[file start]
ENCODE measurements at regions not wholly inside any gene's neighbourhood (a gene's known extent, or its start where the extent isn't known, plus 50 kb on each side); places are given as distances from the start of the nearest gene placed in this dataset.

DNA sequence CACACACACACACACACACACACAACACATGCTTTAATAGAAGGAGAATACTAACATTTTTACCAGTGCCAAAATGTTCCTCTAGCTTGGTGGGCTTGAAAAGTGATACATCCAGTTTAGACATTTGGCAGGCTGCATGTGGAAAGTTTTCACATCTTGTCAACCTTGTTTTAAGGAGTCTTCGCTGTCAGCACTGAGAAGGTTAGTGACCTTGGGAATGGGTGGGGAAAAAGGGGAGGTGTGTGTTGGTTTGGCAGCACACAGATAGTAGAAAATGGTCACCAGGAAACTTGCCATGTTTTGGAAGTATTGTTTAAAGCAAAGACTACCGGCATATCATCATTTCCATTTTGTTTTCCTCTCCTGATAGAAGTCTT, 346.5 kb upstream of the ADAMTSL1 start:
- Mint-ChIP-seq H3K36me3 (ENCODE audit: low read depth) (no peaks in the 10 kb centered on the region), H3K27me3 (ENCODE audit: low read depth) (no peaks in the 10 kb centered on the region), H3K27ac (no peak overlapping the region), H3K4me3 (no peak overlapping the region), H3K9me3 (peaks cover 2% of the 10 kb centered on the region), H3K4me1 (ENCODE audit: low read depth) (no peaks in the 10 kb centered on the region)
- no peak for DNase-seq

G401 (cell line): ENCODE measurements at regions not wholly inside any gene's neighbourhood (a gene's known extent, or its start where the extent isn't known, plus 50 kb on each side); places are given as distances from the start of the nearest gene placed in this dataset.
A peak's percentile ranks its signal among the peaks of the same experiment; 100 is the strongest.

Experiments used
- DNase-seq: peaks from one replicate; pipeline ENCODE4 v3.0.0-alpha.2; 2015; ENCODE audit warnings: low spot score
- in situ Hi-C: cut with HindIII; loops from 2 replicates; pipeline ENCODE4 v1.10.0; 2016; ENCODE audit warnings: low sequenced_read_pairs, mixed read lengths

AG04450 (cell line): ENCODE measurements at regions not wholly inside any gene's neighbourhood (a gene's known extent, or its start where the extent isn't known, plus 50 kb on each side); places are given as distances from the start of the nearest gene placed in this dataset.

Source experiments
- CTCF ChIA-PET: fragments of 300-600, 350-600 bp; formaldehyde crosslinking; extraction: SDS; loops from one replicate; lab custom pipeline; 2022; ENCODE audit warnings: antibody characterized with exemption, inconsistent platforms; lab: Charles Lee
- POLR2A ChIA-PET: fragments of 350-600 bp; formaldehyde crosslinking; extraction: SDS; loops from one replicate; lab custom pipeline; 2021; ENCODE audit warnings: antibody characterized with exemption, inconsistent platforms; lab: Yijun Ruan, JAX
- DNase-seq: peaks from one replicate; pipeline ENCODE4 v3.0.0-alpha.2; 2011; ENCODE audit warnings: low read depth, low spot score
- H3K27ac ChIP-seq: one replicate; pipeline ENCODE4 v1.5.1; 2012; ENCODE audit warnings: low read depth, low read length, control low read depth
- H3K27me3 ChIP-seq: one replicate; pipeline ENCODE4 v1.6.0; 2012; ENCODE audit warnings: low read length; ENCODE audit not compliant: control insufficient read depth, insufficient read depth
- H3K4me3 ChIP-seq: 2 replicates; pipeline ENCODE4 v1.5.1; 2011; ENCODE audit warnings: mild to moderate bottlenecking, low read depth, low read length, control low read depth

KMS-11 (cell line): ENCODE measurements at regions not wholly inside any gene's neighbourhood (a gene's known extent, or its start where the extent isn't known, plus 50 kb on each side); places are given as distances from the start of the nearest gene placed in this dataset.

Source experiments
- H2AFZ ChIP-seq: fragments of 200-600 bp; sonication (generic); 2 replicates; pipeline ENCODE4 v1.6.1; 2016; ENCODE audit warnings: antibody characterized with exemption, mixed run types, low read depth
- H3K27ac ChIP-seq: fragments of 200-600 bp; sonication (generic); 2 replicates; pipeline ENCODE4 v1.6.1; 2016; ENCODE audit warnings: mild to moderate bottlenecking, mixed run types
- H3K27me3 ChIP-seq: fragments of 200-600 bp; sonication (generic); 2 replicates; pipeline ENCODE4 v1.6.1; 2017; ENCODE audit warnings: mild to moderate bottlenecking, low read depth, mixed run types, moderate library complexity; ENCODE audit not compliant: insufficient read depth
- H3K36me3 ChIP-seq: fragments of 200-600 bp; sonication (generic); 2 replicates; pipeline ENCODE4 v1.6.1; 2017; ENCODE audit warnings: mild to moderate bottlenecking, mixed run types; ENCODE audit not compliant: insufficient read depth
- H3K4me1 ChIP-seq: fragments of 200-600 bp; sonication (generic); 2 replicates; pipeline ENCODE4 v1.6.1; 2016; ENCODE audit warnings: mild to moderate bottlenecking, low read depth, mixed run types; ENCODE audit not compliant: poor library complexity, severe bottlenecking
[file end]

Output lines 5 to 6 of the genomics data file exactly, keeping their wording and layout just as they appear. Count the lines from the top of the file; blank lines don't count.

G401 (cell line): ENCODE measurements at regions not wholly inside any gene's neighbourhood (a gene's known extent, or its start where the extent isn't known, plus 50 kb on each side); places are given as distances from the start of the nearest gene placed in this dataset.
A peak's percentile ranks its signal among the peaks of the same experiment; 100 is the strongest.